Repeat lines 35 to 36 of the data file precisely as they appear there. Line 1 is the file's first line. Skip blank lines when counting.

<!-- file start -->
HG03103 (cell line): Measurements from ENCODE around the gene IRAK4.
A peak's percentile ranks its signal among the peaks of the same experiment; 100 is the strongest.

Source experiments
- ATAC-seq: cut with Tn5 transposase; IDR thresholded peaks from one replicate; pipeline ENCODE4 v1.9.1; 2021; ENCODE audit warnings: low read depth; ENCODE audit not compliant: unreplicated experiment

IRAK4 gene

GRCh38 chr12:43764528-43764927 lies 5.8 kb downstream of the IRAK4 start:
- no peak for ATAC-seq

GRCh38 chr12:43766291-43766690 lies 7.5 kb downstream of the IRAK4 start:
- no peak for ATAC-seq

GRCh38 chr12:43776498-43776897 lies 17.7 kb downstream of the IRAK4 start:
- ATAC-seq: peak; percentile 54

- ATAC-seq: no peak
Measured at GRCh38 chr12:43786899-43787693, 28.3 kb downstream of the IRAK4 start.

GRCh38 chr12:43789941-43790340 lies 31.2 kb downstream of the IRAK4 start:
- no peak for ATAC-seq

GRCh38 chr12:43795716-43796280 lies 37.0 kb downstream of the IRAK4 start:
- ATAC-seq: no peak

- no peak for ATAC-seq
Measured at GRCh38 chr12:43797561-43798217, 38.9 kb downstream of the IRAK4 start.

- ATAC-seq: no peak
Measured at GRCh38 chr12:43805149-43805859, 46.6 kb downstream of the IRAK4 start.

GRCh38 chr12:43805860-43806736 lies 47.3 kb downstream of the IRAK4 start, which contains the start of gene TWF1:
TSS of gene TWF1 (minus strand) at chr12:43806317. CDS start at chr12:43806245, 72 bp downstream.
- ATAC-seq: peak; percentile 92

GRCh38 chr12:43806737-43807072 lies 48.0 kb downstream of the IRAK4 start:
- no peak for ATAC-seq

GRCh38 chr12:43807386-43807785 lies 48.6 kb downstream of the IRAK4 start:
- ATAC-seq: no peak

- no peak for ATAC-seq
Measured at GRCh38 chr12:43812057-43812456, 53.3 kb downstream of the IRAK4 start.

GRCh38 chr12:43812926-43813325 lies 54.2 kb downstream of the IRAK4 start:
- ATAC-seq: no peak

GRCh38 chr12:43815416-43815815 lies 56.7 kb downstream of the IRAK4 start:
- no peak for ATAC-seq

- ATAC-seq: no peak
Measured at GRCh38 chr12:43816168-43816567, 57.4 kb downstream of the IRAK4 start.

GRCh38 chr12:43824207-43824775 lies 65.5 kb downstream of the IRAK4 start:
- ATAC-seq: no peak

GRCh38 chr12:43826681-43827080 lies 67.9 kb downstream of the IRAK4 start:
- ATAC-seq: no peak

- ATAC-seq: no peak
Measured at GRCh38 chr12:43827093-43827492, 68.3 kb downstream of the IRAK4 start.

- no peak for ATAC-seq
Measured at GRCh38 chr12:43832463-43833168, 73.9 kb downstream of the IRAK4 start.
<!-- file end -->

- ATAC-seq: no peak
Measured at GRCh38 chr12:43816168-43816567, 57.4 kb downstream of the IRAK4 start.